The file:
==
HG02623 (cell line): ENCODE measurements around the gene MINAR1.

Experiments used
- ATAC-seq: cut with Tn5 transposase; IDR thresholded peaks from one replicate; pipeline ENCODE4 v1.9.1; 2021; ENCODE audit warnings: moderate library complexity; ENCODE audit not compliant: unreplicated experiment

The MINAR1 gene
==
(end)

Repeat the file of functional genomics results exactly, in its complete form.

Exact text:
HG02623 (cell line): ENCODE measurements around the gene MINAR1.

Experiments used
- ATAC-seq: cut with Tn5 transposase; IDR thresholded peaks from one replicate; pipeline ENCODE4 v1.9.1; 2021; ENCODE audit warnings: moderate library complexity; ENCODE audit not compliant: unreplicated experiment

The MINAR1 gene